Monday the Department of Agriculture reported 78-percent of the U.S. soybean crop had been planted and 50-percent had emerged. If this season closes in line with USDA’s May estimates – DTN reports U.S. ending stocks at 9.6-percent of annual use would be significantly higher than the current season’s record low of 3.8-percent. DTN Grains Analyst Todd Hultman says the bearish outlook for new-crop soybeans seems reasonable – but the road to harvest could bring some surprises. Hultman says there are two key market issues he will be paying attention to the rest of this year. One is USDA’s Acreage Report – set to be released on June 30th. After the department’s Prospective Plantings Report on March 31st – Hultman says everyone seems to know corn acres will be down this year and soybean acres will be a record high of around 81.5-million. USDA’s March 31st estimates boast a 90-percent confidence interval of around three-percent – but Hultman says 90-percent is not a guarantee – and even a three-percent smaller planting would put soybean acres at 79-million – which would lead to an eighth straight year of below-average soybean supplies.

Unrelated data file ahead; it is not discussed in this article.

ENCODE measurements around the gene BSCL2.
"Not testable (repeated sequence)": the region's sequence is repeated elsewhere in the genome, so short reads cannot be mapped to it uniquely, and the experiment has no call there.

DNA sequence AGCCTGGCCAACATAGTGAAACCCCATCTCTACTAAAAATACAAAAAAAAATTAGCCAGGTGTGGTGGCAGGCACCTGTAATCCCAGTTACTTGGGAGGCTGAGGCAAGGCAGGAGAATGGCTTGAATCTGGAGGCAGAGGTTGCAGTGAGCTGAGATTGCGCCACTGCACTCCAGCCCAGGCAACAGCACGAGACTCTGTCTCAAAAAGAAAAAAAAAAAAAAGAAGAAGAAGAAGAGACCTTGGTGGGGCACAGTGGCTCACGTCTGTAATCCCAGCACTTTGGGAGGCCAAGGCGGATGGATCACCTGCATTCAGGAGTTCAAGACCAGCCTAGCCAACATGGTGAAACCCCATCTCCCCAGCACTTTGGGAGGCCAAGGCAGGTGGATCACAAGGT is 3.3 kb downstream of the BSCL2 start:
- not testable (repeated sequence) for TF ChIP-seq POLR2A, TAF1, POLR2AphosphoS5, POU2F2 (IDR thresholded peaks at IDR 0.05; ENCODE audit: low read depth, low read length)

The other issue Hultman will be watching regards world ending stocks of soybeans from USDA’s latest WASDE report. He says USDA bases ending stocks for Argentina and Brazil on an artificial October 1 to September 30 crop year – while soybean supplies for Brazil are drawn down until January 31 and Argentina’s until March 31. Using local marketing years – he says this error would estimate Brazil’s ending soybean stocks at 329-million bushels for 2014-2015 instead of 902-million cited in May’s WASDE – and Argentina’s would be 552-million – way under the 1.145-billion reported in the WASDE. Still – with those adjustments – Hultman says the total 881-million bushels for both countries looks suspiciously overstated. He makes that statement because USDA expects exports from Brazil to increase by 18-million bushels this year.